Speaker Wetang'ula appeals to Russian Foreign Minister Lavrov over trade ties

Russia Lavrov

Russian Foreign Minister Sergei Lavrov (left( meets with Moses Wetangula, the Speaker of the National Assembly of Kenya, in Nairobi on May 29, 2023.

Photo credit: AFP

National Assembly Speaker Moses Wetang’ula has challenged the Russian government to improve its trade ties with Kenya to complement the long-standing bilateral relationship between the two countries dating back to 1963.

Speaking on Monday during a meeting with Russian Foreign Minister Sergey Lavrov, who paid him a courtesy call in his office at Parliament Buildings, Speaker Wetang’ula said that Kenya is yet to benefit from trade with Russia while indicating that Kenya is ready to play its role.

“Give us half of what you give to Sharm el- Sheik in Egypt or half of what you give to Turkey in terms of trade,” Speaker Wetang'ula told Mr Lavrov.

Sharm el-Sheik is a city in Egypt.

During the meeting, the two leaders also discussed Kenya's participation in the forthcoming Russia-Africa Summit and Economic Forum to be held in St Petersburg, Russia in July this year.

The Summit aims at endearing Russia to the African continent and will help bolster the policy of equal partnership with African people.

But even as Speaker Wetang’ula spoke, data from the Parliamentary Budget Office (PBO) posted on the parliamentary website, indicates that trade dynamics and prospects of Kenya in Russia and Eastern Europe have been on the rise in the recent past “due to bilateral trade agreements signed by the two countries recently.”

PBO, which offers professional advice to parliament and its committees on fiscal matters notes that in 2020, the total volume of trade between Kenya and Eastern Europe is about Sh59.6 billion with a trade deficit of Sh33.41 billion in favour of Russia.

Nonetheless, Mr Lavrov noted that the Russian government is on a plan to introduce visa free travel to his country to boost movement of investors and citizens of the two countries.

“Russia is working on introducing visa free travel to enable Kenyans to easily access our country for trade, medical services and education among others,” Mr Lavrov said.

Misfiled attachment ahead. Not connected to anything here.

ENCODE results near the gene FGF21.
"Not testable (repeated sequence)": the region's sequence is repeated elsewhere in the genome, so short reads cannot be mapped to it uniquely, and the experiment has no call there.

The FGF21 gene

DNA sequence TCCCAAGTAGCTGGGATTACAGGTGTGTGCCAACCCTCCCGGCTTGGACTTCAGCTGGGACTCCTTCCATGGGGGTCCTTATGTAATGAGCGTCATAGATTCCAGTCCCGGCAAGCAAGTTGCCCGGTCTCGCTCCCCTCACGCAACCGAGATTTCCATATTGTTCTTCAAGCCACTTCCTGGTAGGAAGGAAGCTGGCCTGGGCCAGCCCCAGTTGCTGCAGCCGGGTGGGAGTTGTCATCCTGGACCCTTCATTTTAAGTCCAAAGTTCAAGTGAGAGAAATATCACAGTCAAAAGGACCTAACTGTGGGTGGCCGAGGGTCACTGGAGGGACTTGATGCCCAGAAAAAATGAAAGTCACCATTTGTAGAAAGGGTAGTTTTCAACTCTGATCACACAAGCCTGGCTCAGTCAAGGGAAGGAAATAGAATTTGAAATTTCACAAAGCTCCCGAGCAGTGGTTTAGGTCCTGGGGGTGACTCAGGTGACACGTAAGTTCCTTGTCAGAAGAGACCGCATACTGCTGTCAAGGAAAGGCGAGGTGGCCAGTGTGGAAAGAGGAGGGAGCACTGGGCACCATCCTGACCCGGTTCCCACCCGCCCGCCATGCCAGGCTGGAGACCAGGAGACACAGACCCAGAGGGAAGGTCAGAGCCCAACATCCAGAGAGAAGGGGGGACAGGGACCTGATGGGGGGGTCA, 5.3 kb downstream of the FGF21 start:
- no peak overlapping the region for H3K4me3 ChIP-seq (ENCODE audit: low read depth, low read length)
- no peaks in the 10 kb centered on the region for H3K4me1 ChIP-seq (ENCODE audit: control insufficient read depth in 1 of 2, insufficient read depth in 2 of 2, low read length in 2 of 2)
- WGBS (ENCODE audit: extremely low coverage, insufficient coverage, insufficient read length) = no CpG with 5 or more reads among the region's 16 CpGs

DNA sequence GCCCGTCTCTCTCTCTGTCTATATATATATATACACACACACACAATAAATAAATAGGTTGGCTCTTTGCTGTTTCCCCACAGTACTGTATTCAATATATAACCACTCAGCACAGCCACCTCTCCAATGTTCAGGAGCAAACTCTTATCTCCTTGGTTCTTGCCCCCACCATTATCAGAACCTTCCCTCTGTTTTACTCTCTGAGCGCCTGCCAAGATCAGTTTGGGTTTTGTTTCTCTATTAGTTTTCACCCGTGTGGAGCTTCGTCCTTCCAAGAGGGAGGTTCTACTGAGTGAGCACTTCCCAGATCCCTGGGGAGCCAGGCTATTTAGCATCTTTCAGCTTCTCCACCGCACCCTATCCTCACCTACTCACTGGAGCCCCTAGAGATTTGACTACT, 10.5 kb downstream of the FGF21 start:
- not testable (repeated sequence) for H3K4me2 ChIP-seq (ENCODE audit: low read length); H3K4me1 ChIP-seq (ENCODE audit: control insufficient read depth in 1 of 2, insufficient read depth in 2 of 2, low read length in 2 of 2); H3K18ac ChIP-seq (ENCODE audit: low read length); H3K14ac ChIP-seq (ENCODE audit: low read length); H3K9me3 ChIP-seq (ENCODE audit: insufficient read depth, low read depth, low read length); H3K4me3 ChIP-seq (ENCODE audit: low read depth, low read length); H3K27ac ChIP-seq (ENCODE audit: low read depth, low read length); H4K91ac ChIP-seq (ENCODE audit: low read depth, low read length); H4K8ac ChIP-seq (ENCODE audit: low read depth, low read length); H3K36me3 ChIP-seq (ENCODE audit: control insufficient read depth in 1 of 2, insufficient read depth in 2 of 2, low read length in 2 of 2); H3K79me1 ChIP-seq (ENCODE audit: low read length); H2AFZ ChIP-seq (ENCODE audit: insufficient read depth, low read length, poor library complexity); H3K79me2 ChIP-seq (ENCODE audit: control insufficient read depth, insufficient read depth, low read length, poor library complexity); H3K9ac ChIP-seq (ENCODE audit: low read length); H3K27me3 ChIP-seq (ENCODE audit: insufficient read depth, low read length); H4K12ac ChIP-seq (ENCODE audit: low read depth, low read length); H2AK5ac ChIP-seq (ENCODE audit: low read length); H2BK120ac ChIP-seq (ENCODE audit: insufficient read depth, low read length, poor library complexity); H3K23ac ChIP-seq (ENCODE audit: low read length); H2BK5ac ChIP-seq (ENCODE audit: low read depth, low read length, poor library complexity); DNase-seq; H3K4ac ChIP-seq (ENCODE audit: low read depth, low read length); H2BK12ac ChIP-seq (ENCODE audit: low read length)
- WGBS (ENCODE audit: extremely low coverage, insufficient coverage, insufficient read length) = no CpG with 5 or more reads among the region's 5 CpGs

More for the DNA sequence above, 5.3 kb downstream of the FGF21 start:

He challenged the Kenyan government to draft a trade agreement to guide how Kenya desires to engage in trade with Russia and have it ratified by parliament for implementation. Russian Ambassador to Kenya Mr Dmitry Maksimychev was among the leaders present.

In their press briefing, the two leaders however, kept off the ongoing Russia-Ukraine crisis that has affected the world economy in terms of fuel, gas and grains supplies among others.  

Russia’s invasion of Ukraine on February 24, 22, saw the US and the Western European countries slap her with economic sanctions that have disrupted global trade linkages and supply chains leading to shortages in the market and an exponential rise in commodities prices.

It is not in sight when the war will end, though. Kenya and other African countries rely heavily on Ukraine and Russia for oil and gas, metals, minerals, chemical fertilizer as well as wheat production.

The war between the two Eastern Europe countries therefore, presents Kenya with a challenge that has equally threatened to plunge the global economy into a new crisis after Covid-19.

The PBO document shows that Ukraine is a major commodity producer particularly wheat and corn with Kenya and other East Africa countries’ imports from Russia and Ukraine at 90 percent as of 2020.  

War situation

Jointly with Russia, Ukraine accounts for about 29 percent of global wheat exports. Other than wheat, Ukraine and Russia are both major exporters of some of the world’s most basic foodstuffs- 19 percent of global corn supplies and 80 percent of global sunflower oil exports.

The war situation therefore exposes Kenya’s vulnerability since the major oil importers from Russia have opted for alternative sources like the United Arab Emirates (UAE) leading to supply shocks.

The energy sector fueled by oil and gas is one of the key drivers of the Kenyan economy supporting manufacturing and agricultural sectors, the key contributors to economic growth.

Therefore, higher prices means increased cost of production that invariably, is passed on to the consumer leading to the high cost of living currently witnessed in the country.

On Monday Speaker Wetang’ula indicated to the visiting Russian Foreign Minister that Kenya’s National Assembly “holds the pass to the trade ties for the country.”

“The House is ready to support efforts by the government to enhance trade with Russia," said Mr Wetang'ula adding; “our focus as a House is to ensure that we enact laws that make trade between Kenya and foreign countries improved and Russia is our target".

Mr Wetang’ula also asked Russia to support Kenya’s parliament to fully migrate to paperless operations of its business.

In an effort to comply with the new technology the Speaker said the House has introduced paperless transactions of its business but noted that it is yet to fully adopt the technology.

The Speaker also noted that although Russia has been a key supporter of the African continent, African leaders “are still being treated as spectators during international meetings hosted by foreign countries.”

"Russia's support to Africa has made the continent free but it is still worrying that the African agenda in international meetings has been forgotten and our leaders are always treated as spectators during such forums."

Mr Lavrov said that Russia has doubled scholarships for Kenyan students studying in Russia, noting that three schools in his country are offering Kiswahili as an examinable subject.

He also noted that Russia has continued to support humanitarian activities through the United Nations Development Programme (UNDP) and that plans to promote tourism and Agriculture are in the pipeline.